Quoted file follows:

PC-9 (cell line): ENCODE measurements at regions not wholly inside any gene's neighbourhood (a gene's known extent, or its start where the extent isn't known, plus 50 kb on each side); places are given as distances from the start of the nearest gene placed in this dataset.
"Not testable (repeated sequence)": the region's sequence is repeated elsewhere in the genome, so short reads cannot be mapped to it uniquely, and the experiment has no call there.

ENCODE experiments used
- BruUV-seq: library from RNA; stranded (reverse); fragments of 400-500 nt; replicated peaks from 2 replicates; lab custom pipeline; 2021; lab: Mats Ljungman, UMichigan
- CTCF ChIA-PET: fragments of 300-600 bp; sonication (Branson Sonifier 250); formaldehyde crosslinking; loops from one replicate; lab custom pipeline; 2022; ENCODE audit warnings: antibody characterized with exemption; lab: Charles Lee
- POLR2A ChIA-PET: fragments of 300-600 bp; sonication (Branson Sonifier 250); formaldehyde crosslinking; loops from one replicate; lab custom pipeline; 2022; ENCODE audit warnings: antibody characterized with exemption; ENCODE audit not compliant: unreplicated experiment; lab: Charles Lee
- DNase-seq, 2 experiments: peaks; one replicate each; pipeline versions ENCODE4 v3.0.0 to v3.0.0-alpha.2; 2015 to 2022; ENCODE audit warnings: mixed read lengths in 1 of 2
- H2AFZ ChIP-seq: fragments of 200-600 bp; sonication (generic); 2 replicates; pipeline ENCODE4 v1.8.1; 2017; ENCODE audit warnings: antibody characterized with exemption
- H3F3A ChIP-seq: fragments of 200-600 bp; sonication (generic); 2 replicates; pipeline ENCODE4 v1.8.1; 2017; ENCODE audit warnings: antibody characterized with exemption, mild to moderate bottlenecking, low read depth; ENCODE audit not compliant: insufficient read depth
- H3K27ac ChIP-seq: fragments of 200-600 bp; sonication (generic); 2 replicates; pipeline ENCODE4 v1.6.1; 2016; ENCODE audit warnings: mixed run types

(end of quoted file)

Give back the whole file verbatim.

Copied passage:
PC-9 (cell line): ENCODE measurements at regions not wholly inside any gene's neighbourhood (a gene's known extent, or its start where the extent isn't known, plus 50 kb on each side); places are given as distances from the start of the nearest gene placed in this dataset.
"Not testable (repeated sequence)": the region's sequence is repeated elsewhere in the genome, so short reads cannot be mapped to it uniquely, and the experiment has no call there.

ENCODE experiments used
- BruUV-seq: library from RNA; stranded (reverse); fragments of 400-500 nt; replicated peaks from 2 replicates; lab custom pipeline; 2021; lab: Mats Ljungman, UMichigan
- CTCF ChIA-PET: fragments of 300-600 bp; sonication (Branson Sonifier 250); formaldehyde crosslinking; loops from one replicate; lab custom pipeline; 2022; ENCODE audit warnings: antibody characterized with exemption; lab: Charles Lee
- POLR2A ChIA-PET: fragments of 300-600 bp; sonication (Branson Sonifier 250); formaldehyde crosslinking; loops from one replicate; lab custom pipeline; 2022; ENCODE audit warnings: antibody characterized with exemption; ENCODE audit not compliant: unreplicated experiment; lab: Charles Lee
- DNase-seq, 2 experiments: peaks; one replicate each; pipeline versions ENCODE4 v3.0.0 to v3.0.0-alpha.2; 2015 to 2022; ENCODE audit warnings: mixed read lengths in 1 of 2
- H2AFZ ChIP-seq: fragments of 200-600 bp; sonication (generic); 2 replicates; pipeline ENCODE4 v1.8.1; 2017; ENCODE audit warnings: antibody characterized with exemption
- H3F3A ChIP-seq: fragments of 200-600 bp; sonication (generic); 2 replicates; pipeline ENCODE4 v1.8.1; 2017; ENCODE audit warnings: antibody characterized with exemption, mild to moderate bottlenecking, low read depth; ENCODE audit not compliant: insufficient read depth
- H3K27ac ChIP-seq: fragments of 200-600 bp; sonication (generic); 2 replicates; pipeline ENCODE4 v1.6.1; 2016; ENCODE audit warnings: mixed run types